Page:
On the other side, an insufficient shareholders engagement resulting in a deficient control on the company’s operations.

In under-regulated markets where investors are deprived of information and influence, and where boards of directors fail to do their jobs in representing shareholders and overseeing managers, business corporations have a natural tendency to focus on short-term profit and share price, and take on undue risk, to the detriment of long-term investors and the broader economy”.

Agency theory is rarely, if ever, of direct relevance to portfolio investment decisions. But it should be, in order to invest with a positive impact ! As Joseph F. Keefe explains : “Investors could impact markets by buying the securities of more sustainable companies and selling the securities of less sustainable companies – buying the leaders and shorting the laggards. This in turn would further incentivize companies to improve their ESG [Environmental, Social and Governance criteria] or sustainability performance”.

Investor’s empowerment and engagement

Let’s summarise here the concept of sustainable investment : “Sustainable Investing, unlike other investment approaches, attempts to address two of the fundamental reasons that corporations and markets fail to produce better outcomes: the problem of agency and the problem of externalities.

The problem of agency is essentially the separation of ownership and control at the heart of the modern corporation, and increasingly at the heart of most financial institutions, where agents or fiduciaries invest and control other people’s money.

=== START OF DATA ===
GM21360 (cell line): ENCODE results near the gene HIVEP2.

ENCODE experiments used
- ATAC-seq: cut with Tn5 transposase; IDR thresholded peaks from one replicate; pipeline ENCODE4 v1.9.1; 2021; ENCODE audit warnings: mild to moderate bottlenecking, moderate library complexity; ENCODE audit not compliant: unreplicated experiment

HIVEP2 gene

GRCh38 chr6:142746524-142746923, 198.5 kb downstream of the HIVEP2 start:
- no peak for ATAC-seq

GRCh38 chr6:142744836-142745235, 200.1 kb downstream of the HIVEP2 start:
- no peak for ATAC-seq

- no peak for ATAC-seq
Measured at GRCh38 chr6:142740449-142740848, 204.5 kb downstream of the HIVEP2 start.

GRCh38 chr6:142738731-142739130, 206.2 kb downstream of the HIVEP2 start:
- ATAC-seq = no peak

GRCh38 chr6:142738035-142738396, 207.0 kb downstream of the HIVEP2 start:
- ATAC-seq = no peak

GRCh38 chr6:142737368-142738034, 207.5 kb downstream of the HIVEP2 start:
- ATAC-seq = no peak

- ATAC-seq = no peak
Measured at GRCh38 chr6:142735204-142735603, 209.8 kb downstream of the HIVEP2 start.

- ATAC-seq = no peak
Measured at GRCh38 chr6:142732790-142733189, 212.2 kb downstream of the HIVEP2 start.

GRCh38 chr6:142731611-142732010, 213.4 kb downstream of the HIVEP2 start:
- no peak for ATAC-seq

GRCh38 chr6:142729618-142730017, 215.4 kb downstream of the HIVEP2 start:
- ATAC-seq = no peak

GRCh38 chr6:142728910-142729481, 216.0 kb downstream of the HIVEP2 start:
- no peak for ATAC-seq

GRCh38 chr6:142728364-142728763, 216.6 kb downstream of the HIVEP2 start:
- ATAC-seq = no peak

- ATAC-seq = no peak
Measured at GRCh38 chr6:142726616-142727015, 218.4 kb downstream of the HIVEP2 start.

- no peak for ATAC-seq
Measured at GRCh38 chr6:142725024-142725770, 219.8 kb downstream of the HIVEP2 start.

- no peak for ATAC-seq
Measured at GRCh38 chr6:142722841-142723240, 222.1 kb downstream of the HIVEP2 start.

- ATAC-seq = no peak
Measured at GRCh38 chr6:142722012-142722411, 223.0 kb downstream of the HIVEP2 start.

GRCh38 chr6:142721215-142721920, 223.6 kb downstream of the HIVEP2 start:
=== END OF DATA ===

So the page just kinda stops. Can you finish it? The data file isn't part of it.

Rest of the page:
The problem of externalities is that market transactions often impose costs on others not party to the transaction, and I can think of no bigger externality than climate change, but all of the developing ecological imbalances [that] can be understood as the externalities of commerce”.

As a logical consequence : “To invest in more sustainable companies, to invest in companies with superior ESG performance, is to invest in companies that are better addressing the issues of agency and externalities”.

Joseph F. Keefe closed majestically his pregnant thought while highlighting the imperious need to turn a page in the history of the economic development :
Sustainable Investing must become the investment arm of the Sustainability Revolution just as classical conservative investing was the investment arm of the Industrial Period. While classical conservative investing – think Milton Friedman’s famous dictum that the only duty of a corporation is to make a profit – largely ignored questions of agency and externalities, Sustainable Investing posits a role for investors in addressing them”.

As a conclusion, if you run a company just for profit you will fail. Successful companies are or will be these which have a vision and share it with their investors and stakeholders.

From an inside view to an outside one – that’s the challenge of sustainability.

Dear investors … you can not say, you have not been warned : “So, go out and vote, support the non-profits of your choice, serve in your local community, eat organic food, drive a hybrid, do all the other things you think will make a difference, but for God’s sake, don’t ignore your power as investors”.